Improved access will generate the further development of bilateral trade.

For example, Japanese tariffs on sawn timber discriminate against pinus radiata and favour competing species from other import sources.

This matter is regularly raised with the Government of Japan by New Zealand Ministers and officials – the industry now looks to resolution of this issue in the context of the World Trade Organisation negotiations if not before.

Similarly, while there has been success in achieving equivalent treatment under Japanese building standards, a significant bonus would be for New Zealand-based organisations to be able to provide third party certification against Japanese standards.

Improved access seeks to level the playing field for New Zealand suppliers, but a secure place in the market can be secured only through a successful marketing strategy.

While responsibility for marketing rests primarily with individual companies and with their Japanese partners, there is scope for a broader generic strategy which seeks to understand market wants and needs and to differentiate New Zealand product in the market place.

The International Marketing Committee of the Forest Industries Council has in hand the development of such a strategy based on two key planks – third party certification of New Zealand’s sustainable forest management practices and the positive perception of the quality of New Zealand products.

The marketing end of the industry development spectrum is in some respects the ‘final frontier’.

It’s where the industry must learn to ‘collaborate to compete’ – and that applies most particularly in a sophisticated and demanding market such as Japan.

Forestry and the ‘ nloe’

Japan, therefore, has a key role to play in the industry’s future both as a source of investment made more attractive through the Wood Processing Strategy and as a more open market market for competitive, sustainable and high quality added value products.

I want to turn now to the central theme of this conference – how to develop a new level of engagement between Japan and New Zealand and the role that forestry might play.

First, let me say that the forestry industry welcomes this level of attention to the relationship between New Zealand and Japan, as well as the interest shown by Prime Minister Helen Clark and her Japanese counterpart, Prime Minister Koizumi, and by senior business leaders in both Japan and New Zealand.

Just as we need a vision for the future of our industry so too do we need a vision of the future partnership between our two nations at opposite ends of the Pacific.

We welcome also the significant activities that have already taken place including trade and investment missions in both directions.

The question for us to consider today is what more can be done at the sectoral level to contribute to lifting the level of engagement even higher.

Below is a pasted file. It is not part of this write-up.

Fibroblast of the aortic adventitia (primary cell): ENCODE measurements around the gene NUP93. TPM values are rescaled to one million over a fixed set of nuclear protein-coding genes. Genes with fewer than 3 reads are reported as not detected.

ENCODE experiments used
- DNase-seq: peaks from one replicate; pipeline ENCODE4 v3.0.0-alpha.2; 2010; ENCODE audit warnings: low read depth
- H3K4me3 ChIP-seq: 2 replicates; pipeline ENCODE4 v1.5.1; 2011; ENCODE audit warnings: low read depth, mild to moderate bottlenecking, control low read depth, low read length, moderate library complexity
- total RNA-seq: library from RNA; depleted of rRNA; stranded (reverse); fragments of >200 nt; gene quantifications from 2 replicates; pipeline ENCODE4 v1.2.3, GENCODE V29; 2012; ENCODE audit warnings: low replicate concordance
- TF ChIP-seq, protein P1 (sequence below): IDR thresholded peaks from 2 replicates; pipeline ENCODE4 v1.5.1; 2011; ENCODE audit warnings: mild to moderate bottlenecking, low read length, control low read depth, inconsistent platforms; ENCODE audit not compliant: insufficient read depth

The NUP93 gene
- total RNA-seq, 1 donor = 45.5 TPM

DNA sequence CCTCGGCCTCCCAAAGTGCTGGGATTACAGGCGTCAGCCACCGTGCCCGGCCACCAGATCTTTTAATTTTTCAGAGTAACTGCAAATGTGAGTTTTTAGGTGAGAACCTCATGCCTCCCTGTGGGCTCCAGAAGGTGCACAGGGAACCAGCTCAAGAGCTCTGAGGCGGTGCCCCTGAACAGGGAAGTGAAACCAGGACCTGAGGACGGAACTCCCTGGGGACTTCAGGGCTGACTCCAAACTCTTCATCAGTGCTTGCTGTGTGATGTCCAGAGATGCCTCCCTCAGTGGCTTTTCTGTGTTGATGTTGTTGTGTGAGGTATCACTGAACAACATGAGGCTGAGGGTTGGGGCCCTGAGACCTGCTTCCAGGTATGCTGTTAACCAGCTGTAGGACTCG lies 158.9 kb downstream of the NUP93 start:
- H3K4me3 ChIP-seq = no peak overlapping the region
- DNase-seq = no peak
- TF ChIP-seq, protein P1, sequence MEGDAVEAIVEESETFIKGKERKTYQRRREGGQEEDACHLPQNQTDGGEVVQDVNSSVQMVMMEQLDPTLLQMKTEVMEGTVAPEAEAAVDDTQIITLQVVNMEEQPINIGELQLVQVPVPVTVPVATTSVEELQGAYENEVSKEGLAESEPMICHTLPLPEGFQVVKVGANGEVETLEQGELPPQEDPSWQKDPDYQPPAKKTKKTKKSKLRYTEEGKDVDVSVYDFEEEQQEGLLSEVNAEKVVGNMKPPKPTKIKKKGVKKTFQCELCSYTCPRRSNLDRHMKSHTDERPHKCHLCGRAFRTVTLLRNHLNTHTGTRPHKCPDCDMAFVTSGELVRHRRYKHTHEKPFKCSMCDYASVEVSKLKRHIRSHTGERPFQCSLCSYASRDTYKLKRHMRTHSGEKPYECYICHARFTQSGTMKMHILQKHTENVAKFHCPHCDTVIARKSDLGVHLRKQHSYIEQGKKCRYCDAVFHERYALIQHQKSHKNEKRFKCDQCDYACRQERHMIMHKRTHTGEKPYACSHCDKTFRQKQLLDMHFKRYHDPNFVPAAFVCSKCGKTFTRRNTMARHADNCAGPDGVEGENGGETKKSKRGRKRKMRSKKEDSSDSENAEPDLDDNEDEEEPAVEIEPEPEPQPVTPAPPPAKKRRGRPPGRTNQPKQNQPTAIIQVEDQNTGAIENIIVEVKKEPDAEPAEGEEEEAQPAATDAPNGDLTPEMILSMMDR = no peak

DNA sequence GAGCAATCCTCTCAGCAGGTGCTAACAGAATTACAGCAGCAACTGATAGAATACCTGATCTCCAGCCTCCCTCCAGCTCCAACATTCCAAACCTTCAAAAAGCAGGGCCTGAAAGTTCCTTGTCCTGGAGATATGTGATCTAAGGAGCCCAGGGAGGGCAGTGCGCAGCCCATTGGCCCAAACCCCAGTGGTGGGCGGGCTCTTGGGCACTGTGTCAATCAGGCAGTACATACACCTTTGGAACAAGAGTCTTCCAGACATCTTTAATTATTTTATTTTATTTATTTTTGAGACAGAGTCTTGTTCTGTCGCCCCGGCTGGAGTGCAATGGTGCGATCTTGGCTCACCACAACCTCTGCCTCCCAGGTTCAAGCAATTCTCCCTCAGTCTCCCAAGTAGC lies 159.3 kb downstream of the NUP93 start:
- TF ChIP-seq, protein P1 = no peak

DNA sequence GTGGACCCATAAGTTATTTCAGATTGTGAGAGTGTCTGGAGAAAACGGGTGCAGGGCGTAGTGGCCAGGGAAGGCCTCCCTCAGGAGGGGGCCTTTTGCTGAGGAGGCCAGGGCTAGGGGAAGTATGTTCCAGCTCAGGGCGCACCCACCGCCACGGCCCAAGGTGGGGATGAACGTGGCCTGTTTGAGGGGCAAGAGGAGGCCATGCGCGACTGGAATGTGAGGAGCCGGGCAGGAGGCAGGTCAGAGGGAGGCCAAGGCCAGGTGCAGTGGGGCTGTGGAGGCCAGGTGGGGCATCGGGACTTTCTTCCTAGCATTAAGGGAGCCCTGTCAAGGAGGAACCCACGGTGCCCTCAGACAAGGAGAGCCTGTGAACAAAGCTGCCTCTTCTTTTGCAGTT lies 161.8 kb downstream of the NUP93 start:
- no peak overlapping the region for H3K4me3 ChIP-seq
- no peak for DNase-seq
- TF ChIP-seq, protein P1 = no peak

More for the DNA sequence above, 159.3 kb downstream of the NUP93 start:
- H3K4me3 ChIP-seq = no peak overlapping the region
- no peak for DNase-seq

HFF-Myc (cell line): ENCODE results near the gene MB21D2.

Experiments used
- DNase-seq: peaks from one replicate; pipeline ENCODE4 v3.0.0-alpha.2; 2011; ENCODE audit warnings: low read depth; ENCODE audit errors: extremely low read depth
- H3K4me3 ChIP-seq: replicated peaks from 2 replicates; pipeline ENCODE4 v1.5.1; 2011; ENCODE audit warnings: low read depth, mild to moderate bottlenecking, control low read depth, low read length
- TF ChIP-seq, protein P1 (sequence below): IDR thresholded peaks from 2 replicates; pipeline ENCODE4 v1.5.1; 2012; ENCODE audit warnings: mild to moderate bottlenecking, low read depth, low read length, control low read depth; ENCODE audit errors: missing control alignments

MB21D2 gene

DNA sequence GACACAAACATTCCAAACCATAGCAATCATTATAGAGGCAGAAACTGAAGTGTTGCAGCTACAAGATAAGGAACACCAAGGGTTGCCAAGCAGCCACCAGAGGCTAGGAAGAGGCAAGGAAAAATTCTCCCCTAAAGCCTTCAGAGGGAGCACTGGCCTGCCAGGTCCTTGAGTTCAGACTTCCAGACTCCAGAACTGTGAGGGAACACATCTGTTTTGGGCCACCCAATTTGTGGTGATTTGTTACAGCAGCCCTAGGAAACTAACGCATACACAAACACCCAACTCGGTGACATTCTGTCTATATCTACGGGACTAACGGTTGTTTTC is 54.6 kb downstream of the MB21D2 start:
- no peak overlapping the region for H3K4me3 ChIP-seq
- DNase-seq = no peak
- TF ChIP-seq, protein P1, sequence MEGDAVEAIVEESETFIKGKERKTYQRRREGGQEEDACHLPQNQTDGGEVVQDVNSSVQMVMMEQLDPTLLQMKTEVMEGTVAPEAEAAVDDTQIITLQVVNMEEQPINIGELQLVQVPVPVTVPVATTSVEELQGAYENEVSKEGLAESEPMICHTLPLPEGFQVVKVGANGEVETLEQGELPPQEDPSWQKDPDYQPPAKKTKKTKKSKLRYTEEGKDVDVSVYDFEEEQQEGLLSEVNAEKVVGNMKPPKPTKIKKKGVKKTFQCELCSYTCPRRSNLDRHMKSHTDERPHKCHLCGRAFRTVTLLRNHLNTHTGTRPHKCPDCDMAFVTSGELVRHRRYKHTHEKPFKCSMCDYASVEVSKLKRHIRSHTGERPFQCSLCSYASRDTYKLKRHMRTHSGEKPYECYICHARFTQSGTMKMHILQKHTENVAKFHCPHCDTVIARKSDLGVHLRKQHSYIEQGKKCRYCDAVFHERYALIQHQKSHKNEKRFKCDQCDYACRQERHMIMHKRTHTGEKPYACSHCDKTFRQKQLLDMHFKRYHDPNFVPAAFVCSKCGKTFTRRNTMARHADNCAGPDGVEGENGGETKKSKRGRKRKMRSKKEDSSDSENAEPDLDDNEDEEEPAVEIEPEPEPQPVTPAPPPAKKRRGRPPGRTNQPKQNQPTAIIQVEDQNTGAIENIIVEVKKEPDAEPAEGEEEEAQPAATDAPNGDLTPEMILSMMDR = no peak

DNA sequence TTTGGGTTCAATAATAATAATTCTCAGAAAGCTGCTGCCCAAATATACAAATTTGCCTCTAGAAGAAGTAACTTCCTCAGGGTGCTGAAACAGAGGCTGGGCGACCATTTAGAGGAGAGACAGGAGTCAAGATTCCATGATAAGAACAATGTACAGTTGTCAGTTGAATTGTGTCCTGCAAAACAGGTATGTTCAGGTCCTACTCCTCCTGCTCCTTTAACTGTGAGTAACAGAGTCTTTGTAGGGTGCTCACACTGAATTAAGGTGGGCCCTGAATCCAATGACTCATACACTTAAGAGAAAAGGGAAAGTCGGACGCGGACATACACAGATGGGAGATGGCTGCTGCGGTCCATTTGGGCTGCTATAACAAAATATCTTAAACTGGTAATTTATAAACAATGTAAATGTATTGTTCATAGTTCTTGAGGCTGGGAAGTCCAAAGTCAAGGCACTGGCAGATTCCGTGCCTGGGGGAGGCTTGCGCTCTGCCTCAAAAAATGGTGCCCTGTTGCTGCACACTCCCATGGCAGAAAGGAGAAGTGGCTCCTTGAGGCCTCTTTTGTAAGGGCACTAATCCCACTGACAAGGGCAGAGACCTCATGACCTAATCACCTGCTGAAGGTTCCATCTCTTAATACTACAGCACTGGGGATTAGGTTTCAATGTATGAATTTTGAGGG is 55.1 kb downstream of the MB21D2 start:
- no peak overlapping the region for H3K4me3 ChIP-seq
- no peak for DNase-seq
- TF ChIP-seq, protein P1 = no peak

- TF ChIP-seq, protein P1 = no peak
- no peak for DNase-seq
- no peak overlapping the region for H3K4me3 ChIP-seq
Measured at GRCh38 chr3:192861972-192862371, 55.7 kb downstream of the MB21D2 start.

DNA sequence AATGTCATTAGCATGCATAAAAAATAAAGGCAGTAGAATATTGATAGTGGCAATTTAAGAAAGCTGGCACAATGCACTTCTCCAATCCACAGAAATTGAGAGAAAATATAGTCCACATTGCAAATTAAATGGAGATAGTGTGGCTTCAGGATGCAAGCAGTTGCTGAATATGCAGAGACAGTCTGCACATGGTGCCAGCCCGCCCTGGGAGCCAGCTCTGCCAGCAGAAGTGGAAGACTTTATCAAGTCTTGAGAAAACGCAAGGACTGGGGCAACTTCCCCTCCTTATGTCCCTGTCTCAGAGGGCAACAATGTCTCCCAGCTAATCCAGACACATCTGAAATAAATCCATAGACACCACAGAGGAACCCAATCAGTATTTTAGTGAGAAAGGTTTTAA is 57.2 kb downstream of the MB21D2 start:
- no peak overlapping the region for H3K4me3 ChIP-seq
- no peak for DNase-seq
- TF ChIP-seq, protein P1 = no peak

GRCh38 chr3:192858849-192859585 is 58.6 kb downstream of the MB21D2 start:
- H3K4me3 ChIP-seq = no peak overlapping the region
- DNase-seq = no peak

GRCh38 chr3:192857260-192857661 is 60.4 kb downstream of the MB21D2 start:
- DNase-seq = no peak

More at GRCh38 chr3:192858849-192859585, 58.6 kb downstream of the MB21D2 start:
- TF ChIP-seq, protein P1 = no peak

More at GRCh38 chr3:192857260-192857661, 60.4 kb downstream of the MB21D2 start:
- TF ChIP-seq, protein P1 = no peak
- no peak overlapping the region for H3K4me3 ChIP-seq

Since Japan and New Zealand are in many respects natural partners in forestry, it follows that the relationship can be developed further only if the respective industries come even closer together.

Let me make a bold prediction.

Whereas in the past much of the economic activity between us has been developed as a result of the transactional exchange of goods, often through agents and trading houses, the future is likely to be built on a far greater alignment of industrial strategies.

New Zealand suppliers of increasingly added value, niche products will need to move closer to their end users and this will require them to get to know their Japanese partners and customers even better.

Similarly Japanese companies looking to develop secure, long term relationships with suppliers will need to understand their partners in a fundamentally different way than before.

Earlier in my presentation I talked about the work we were doing to build a future for the forestry industry in New Zealand.

We need to match this work in Japan with another stream of activity aimed at building a future together.

There is no doubt that conferences such as these provide an invaluable opportunity for exchanging information, building relationships and achieving greater alignment of vision and strategy.

There may be scope for further exchanges of this type at the sectoral level building on the missions that have already taken place.

As someone with a background in trade negotiations I cannot resist the temptation to say that a comprehensive free trade agreement between Japan and New Zealand would provide just the right sort of political framework for respective industry sectors to move closer to each other.

Even as we wait for this political level picture to emerge there is much we can do as industry leaders to move in the direction we need to be headed.

Conclusion

I started this presentation by talking about some of the examples of forest sector co-operation I had seen when I visited Japan – pulp and paper, furniture and kit set homes.

These are only the tip of the iceberg but they indicate the range and depth of our present engagement.

My message today is a simple one.

Japan and New Zealand are natural partners in forestry.

Forestry is a key component of the new level of engagement we are seeking.

That must be the vision that drives us forward.